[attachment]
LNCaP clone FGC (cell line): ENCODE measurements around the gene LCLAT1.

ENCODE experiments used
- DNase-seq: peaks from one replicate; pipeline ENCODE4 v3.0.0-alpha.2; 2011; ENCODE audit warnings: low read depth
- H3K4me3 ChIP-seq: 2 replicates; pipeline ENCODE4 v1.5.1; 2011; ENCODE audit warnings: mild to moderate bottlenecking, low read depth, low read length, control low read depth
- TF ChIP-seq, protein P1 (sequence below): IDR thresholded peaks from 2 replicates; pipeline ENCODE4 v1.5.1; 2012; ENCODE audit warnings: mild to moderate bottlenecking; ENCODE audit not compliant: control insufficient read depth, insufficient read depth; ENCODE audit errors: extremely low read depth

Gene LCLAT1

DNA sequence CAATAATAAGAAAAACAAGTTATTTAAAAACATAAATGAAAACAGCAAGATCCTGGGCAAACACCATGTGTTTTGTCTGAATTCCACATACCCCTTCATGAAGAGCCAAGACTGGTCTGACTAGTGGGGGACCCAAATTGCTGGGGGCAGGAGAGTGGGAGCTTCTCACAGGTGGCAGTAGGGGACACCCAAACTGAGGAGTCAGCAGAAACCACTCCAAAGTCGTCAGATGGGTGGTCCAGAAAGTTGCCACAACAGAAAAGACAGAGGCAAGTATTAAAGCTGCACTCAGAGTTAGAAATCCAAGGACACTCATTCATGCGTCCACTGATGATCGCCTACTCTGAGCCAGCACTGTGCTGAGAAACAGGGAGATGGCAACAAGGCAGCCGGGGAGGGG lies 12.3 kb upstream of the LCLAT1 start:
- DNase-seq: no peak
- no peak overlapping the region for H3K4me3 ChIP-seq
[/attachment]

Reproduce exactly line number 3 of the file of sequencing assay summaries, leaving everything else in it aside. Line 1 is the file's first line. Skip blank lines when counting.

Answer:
- DNase-seq: peaks from one replicate; pipeline ENCODE4 v3.0.0-alpha.2; 2011; ENCODE audit warnings: low read depth